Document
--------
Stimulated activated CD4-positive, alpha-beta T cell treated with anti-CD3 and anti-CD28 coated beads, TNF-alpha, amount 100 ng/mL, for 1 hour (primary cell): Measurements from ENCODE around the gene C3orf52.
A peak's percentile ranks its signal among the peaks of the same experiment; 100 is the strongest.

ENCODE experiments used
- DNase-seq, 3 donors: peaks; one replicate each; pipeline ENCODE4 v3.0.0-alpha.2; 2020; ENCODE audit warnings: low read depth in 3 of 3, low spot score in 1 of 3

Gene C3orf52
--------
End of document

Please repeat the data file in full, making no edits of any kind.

Stimulated activated CD4-positive, alpha-beta T cell treated with anti-CD3 and anti-CD28 coated beads, TNF-alpha, amount 100 ng/mL, for 1 hour (primary cell): Measurements from ENCODE around the gene C3orf52.
A peak's percentile ranks its signal among the peaks of the same experiment; 100 is the strongest.

ENCODE experiments used
- DNase-seq, 3 donors: peaks; one replicate each; pipeline ENCODE4 v3.0.0-alpha.2; 2020; ENCODE audit warnings: low read depth in 3 of 3, low spot score in 1 of 3

Gene C3orf52